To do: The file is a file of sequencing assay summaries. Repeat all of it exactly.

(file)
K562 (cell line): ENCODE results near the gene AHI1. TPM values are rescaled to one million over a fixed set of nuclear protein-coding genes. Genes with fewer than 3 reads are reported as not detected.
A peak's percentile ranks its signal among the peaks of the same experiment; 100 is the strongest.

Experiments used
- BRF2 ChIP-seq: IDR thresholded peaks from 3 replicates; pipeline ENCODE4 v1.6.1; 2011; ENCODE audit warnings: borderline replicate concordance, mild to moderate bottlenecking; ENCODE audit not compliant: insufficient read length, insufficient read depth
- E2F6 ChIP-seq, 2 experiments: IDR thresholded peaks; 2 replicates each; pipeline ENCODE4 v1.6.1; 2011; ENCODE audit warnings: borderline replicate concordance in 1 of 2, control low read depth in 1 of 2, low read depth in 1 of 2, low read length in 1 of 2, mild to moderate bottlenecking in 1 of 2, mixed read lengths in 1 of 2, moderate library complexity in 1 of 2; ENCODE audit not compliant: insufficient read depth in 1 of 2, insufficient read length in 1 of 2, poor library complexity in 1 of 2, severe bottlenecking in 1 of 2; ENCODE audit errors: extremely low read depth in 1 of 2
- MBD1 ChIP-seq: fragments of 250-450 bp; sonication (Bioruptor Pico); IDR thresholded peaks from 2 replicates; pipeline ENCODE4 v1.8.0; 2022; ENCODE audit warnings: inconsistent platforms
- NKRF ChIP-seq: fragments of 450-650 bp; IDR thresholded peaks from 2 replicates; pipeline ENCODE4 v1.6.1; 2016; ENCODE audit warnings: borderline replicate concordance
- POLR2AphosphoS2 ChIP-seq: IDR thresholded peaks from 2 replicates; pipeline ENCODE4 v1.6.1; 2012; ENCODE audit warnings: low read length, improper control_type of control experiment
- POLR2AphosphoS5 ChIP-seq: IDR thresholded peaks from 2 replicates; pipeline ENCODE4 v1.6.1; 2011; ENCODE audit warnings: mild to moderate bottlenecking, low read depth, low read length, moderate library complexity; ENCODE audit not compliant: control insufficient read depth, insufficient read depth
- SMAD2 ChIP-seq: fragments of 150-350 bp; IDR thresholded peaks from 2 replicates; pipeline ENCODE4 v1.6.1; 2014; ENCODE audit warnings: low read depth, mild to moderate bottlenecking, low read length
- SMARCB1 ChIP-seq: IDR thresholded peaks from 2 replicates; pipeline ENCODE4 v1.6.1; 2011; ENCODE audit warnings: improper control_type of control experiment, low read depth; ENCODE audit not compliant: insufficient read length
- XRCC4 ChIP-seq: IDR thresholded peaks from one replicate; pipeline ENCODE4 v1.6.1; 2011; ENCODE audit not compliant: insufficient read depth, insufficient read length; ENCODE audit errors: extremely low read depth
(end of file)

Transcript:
K562 (cell line): ENCODE results near the gene AHI1. TPM values are rescaled to one million over a fixed set of nuclear protein-coding genes. Genes with fewer than 3 reads are reported as not detected.
A peak's percentile ranks its signal among the peaks of the same experiment; 100 is the strongest.

Experiments used
- BRF2 ChIP-seq: IDR thresholded peaks from 3 replicates; pipeline ENCODE4 v1.6.1; 2011; ENCODE audit warnings: borderline replicate concordance, mild to moderate bottlenecking; ENCODE audit not compliant: insufficient read length, insufficient read depth
- E2F6 ChIP-seq, 2 experiments: IDR thresholded peaks; 2 replicates each; pipeline ENCODE4 v1.6.1; 2011; ENCODE audit warnings: borderline replicate concordance in 1 of 2, control low read depth in 1 of 2, low read depth in 1 of 2, low read length in 1 of 2, mild to moderate bottlenecking in 1 of 2, mixed read lengths in 1 of 2, moderate library complexity in 1 of 2; ENCODE audit not compliant: insufficient read depth in 1 of 2, insufficient read length in 1 of 2, poor library complexity in 1 of 2, severe bottlenecking in 1 of 2; ENCODE audit errors: extremely low read depth in 1 of 2
- MBD1 ChIP-seq: fragments of 250-450 bp; sonication (Bioruptor Pico); IDR thresholded peaks from 2 replicates; pipeline ENCODE4 v1.8.0; 2022; ENCODE audit warnings: inconsistent platforms
- NKRF ChIP-seq: fragments of 450-650 bp; IDR thresholded peaks from 2 replicates; pipeline ENCODE4 v1.6.1; 2016; ENCODE audit warnings: borderline replicate concordance
- POLR2AphosphoS2 ChIP-seq: IDR thresholded peaks from 2 replicates; pipeline ENCODE4 v1.6.1; 2012; ENCODE audit warnings: low read length, improper control_type of control experiment
- POLR2AphosphoS5 ChIP-seq: IDR thresholded peaks from 2 replicates; pipeline ENCODE4 v1.6.1; 2011; ENCODE audit warnings: mild to moderate bottlenecking, low read depth, low read length, moderate library complexity; ENCODE audit not compliant: control insufficient read depth, insufficient read depth
- SMAD2 ChIP-seq: fragments of 150-350 bp; IDR thresholded peaks from 2 replicates; pipeline ENCODE4 v1.6.1; 2014; ENCODE audit warnings: low read depth, mild to moderate bottlenecking, low read length
- SMARCB1 ChIP-seq: IDR thresholded peaks from 2 replicates; pipeline ENCODE4 v1.6.1; 2011; ENCODE audit warnings: improper control_type of control experiment, low read depth; ENCODE audit not compliant: insufficient read length
- XRCC4 ChIP-seq: IDR thresholded peaks from one replicate; pipeline ENCODE4 v1.6.1; 2011; ENCODE audit not compliant: insufficient read depth, insufficient read length; ENCODE audit errors: extremely low read depth